I tend to believe it’s both and; we’re all responsible for our part in sorting through our healing needs, contributing to paradigm shifts and at the very least, not being an asshole. If survivors have to take the first steps, so be it. This has been the case with other marginalized or afflicted groups. I coached my mom through our first adult conversations about my sexual trauma. It’s clunky sometimes but overall I’m proud of us. Turns out she’s a Me Too, too. Sometimes we get interrupted by rogue screams to a dog or my stepdad but it adds character. Like salt or chili powder. Our ability to at least try to be honest gives me hope for other families. Doctor Spock’s advice runs out at homemade teething rings. She still thinks I’m too thin. Progress not perfection. I’ve learned to do the same with doctors appointments. I share a quick and tidy version of my trauma history, telling them what I need so I don’t end up on the cieling. A list of santitation ingredients used on that probe sure would be helpful doc. Oh and if I cry it’s involuntary. My safe word is Batman. Humor helps. I disagree that it’s pandering but if you’ve found a more effective form of assertive self-advocacy I’m all ears. Not sure I’d ever expect someone to know those particular needs without explanation.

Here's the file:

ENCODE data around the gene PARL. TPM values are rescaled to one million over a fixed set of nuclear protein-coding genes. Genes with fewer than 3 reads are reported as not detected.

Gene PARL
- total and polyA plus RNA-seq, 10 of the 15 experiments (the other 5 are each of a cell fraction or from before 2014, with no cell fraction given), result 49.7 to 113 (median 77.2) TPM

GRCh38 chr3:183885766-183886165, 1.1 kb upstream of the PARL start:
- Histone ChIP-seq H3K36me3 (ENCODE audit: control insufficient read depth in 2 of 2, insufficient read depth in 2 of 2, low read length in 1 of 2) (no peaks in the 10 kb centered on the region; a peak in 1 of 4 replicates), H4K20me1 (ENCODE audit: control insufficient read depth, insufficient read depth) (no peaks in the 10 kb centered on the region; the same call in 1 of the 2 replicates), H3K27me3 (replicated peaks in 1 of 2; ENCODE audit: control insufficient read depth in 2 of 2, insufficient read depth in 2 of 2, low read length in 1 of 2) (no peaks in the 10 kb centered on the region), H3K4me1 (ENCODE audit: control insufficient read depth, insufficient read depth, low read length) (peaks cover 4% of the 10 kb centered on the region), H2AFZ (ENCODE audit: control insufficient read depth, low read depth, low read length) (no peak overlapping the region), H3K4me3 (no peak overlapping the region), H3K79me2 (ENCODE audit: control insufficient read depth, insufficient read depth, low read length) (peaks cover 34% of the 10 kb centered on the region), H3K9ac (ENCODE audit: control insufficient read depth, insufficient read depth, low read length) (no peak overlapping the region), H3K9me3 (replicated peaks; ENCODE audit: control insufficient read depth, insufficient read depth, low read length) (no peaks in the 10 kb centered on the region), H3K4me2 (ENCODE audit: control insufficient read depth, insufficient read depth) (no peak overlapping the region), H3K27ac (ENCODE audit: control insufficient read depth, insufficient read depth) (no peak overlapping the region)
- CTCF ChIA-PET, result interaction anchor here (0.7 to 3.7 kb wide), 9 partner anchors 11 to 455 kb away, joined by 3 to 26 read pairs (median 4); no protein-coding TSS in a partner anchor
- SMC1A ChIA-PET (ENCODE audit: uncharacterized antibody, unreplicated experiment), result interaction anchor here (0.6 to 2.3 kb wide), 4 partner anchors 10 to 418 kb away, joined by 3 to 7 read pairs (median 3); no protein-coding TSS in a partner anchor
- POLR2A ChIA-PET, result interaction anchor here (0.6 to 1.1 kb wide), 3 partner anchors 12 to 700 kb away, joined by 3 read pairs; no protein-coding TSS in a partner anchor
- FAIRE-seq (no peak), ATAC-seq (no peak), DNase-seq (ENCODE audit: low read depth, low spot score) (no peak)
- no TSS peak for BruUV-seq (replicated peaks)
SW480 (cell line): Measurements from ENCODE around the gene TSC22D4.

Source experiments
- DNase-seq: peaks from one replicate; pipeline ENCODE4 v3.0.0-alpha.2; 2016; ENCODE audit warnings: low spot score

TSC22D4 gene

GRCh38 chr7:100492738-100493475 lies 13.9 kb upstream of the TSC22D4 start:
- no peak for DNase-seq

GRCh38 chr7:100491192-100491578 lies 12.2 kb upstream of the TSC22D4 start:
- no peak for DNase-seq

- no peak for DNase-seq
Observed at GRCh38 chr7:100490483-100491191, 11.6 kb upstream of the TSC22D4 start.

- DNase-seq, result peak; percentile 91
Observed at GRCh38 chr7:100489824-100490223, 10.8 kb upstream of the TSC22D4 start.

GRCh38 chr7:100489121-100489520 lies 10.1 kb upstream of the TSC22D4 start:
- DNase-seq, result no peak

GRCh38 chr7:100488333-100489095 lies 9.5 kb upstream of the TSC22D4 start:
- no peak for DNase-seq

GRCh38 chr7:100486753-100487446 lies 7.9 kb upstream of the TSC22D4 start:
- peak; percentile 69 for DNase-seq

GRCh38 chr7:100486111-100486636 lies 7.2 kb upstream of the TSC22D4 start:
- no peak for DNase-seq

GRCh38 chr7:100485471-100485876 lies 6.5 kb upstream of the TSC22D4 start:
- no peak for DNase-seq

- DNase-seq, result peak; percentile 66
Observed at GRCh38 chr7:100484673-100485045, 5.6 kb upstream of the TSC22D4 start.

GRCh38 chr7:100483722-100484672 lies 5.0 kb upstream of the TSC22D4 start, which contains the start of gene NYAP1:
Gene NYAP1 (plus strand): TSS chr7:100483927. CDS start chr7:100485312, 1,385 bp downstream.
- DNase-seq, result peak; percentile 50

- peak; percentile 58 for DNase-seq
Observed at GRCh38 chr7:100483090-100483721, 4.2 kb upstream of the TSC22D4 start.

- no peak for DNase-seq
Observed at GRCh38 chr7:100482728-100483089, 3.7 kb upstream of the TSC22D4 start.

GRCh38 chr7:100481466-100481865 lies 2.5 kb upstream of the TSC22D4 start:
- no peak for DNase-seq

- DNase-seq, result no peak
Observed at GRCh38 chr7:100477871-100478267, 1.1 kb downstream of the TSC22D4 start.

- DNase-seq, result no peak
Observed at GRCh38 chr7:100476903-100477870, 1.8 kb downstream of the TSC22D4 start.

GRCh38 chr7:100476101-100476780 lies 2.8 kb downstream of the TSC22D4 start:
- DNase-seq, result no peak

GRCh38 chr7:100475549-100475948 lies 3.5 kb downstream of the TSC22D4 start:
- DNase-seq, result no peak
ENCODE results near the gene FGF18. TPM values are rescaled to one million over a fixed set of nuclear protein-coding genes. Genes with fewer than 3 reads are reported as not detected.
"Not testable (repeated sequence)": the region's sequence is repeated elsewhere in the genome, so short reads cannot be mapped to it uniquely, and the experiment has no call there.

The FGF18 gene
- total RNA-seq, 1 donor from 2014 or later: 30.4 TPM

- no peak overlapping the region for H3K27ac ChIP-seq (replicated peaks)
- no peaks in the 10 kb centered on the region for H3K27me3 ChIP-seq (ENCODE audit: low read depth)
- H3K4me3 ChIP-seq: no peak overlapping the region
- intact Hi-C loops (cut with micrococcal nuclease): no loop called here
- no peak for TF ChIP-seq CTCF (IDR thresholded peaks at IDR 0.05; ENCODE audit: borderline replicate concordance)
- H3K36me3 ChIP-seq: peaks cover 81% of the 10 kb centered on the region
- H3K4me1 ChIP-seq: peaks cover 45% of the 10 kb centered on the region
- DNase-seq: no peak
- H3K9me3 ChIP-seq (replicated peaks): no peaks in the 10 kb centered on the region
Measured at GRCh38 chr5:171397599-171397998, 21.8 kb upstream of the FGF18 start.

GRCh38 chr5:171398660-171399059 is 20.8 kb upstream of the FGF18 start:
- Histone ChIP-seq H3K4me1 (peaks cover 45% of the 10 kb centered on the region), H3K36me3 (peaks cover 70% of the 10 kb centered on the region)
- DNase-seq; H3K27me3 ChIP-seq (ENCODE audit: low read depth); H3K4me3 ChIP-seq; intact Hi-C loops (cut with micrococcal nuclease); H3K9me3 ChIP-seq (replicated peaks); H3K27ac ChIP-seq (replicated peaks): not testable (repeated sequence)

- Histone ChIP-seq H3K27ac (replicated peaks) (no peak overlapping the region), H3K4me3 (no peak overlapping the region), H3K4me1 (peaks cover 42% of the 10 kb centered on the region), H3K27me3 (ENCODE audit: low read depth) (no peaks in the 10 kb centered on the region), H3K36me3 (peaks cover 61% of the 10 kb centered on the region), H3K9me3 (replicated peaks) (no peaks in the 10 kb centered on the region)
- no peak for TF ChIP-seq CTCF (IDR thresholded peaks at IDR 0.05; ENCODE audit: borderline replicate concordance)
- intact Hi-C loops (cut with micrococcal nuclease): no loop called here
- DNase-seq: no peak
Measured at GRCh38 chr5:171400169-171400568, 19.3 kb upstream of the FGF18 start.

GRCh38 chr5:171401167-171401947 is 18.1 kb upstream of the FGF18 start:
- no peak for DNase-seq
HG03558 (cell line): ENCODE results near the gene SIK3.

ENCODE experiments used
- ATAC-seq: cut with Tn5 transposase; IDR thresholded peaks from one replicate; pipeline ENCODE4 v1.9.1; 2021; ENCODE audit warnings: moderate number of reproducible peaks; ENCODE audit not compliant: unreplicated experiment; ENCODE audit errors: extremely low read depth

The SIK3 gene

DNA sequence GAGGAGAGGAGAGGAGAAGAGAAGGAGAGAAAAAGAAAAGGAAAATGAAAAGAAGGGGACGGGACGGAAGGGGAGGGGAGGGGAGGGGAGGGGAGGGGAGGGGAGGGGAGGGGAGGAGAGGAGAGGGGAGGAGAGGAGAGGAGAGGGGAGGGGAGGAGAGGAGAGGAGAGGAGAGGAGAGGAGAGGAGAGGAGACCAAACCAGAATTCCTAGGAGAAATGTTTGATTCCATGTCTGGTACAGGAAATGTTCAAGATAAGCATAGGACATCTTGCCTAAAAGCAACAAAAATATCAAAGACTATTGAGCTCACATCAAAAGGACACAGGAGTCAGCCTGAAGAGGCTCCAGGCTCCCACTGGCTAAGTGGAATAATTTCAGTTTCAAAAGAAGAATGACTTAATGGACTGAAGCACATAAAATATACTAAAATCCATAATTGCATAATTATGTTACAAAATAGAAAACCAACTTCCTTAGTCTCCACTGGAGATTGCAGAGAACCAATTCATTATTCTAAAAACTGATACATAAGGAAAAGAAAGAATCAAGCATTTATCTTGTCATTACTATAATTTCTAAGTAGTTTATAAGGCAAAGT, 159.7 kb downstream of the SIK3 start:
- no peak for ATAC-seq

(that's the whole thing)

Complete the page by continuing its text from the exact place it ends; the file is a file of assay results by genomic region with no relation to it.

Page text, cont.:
Nick Hanauer is a wealthy person who advocates for equality and has an intriguing Facebook page. I took a peek and found this inspiring quote: “we need a politics of class uplift and solidarity to overcome the schisms”. I barely understood the rest of the article but boiled down my thoughts to meat and potatoes for the rest of us. Ya know, in keeping with this theme of ‘me too’.